Del Toro and Hogan collaborate seamlessly and effortlessly achieve and united authorial voice. The prose style seems consistent, but ranges in tone from fairy-tale to forensic, with more than a few grave notes of hideous awe. Del Toro and Hogan clearly understand that the horror and beauty are both aspects of awe and the sense of wonder that permeates science fiction. There are passages of terrorizing horror that some readers will want to read aloud or read again, just to experience that frisson of fear so expertly invoked.
It's tempting to dismiss any new vampire novel out of hand. But 'The Strain' is really something pretty special, a toe-tapping page-turner that is robust and satisfying. There are enough scenes of grotty terror to put off the faint of heart – and enough tension and thrills to bring them right back to the book, following the pumping, bloody pulse of the prose until the final page. Repulsion-attraction proves to be an effective means of keeping readers riveted, even when they know that reading bring them nightmares. We welcome those nightmares; they're not so easy to come by as one might think.
New to the Agony Column
08-08-11: Commentary : Simon Rich Wishes For 'Elliot Allagash' : The Unbottled Genie
Agony Column Podcast News Report : A 2011 Interview with Simon Rich : "My goal as a writer, more than anything is just to write something that people will finish voluntarily."
08-03-11: Commentary : Scott Simon Knows 'Baby, We Were Meant for Each Other' : The Family We Choose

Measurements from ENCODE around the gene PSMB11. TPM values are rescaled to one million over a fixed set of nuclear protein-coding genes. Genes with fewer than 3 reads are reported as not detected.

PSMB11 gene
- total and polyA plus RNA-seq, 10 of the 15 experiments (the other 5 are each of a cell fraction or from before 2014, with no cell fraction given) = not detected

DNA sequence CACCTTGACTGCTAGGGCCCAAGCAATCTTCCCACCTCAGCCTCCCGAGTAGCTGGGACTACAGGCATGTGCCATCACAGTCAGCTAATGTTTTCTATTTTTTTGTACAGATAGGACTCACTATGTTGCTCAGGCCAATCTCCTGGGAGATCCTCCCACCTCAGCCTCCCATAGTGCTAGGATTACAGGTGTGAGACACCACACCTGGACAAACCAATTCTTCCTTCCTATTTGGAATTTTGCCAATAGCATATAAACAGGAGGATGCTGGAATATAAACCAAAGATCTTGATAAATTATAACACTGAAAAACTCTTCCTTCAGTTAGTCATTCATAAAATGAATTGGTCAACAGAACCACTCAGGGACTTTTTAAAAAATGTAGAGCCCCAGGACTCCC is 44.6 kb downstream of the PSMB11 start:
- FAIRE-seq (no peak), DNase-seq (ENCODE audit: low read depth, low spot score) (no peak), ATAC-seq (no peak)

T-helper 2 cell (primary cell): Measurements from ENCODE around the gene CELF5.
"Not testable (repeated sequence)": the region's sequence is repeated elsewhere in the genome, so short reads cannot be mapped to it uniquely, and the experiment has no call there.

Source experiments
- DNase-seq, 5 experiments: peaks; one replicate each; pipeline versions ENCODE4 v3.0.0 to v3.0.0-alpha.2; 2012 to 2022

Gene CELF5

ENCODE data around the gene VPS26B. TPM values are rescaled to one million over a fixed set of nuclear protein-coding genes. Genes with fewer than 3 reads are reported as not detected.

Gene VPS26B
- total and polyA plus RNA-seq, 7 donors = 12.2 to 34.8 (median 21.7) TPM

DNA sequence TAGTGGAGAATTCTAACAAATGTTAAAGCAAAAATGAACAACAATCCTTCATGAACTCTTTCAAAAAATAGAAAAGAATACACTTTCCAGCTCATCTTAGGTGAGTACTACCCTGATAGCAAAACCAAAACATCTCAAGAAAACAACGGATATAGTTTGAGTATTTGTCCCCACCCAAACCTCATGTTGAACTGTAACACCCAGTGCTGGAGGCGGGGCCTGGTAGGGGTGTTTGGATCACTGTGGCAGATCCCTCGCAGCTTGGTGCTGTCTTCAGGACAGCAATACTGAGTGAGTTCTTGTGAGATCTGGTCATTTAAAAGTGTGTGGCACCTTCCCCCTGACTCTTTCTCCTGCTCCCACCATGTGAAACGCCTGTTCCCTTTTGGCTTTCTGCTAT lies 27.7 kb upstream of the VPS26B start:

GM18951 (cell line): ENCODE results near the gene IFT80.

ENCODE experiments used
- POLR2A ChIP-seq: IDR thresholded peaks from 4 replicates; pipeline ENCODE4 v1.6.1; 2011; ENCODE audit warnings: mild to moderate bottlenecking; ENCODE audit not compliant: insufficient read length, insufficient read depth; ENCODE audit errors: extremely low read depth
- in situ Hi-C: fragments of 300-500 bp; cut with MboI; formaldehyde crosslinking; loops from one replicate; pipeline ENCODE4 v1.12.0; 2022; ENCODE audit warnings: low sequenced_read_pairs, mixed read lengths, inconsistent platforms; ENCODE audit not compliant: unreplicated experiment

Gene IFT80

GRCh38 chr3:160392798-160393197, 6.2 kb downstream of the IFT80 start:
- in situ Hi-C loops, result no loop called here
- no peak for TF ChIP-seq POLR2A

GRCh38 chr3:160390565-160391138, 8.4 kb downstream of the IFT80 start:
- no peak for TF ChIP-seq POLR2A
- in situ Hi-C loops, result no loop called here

07-28-11: Commentary : Bruce Duffy Proclaims 'Disaster was My God' : Seasoned in Hell
Agony Column Podcast News Report : Five Books With Alan Cheuse : The Lotus Singers edited by Trevor Carolan, Digital Geishas and Talking Frogs, Edited by Helen Mitsios, Disaster Was My God, by Bruce Duffy, Triple Crossing by Sebastian Rotella and We All Fall Down by Michael Harvey
07-27-11: Commentary : Arielle Eckstutt and David Henry Sterry write 'The Essential Guide to Getting Your Book Published: How to Write It, Sell It, and Market It . . . Successfully' : Swiss Army Knife for Would-Be Writers
07-15-11: Commentary : David Darlington Searches for 'An Ideal Wine' : One Generation's Pursuit of Perfection — and Profit — in California
Agony Column Podcast News Report : A 2011 Phone Interview with David Darlington : "...the fact that so many wineries mouth this catechism while behind the scenes they are doing something completely different..."
07-13-11: Commentary : Joe R. Lansdale's 'Crucified Dreams' : Urbane Extreme
Agony Column Podcast News Report : Howard V. Hendrix Interviewed at SF in SF on May 9, 2011 : "We're going to bring in people from all different menus who have talked about Mars."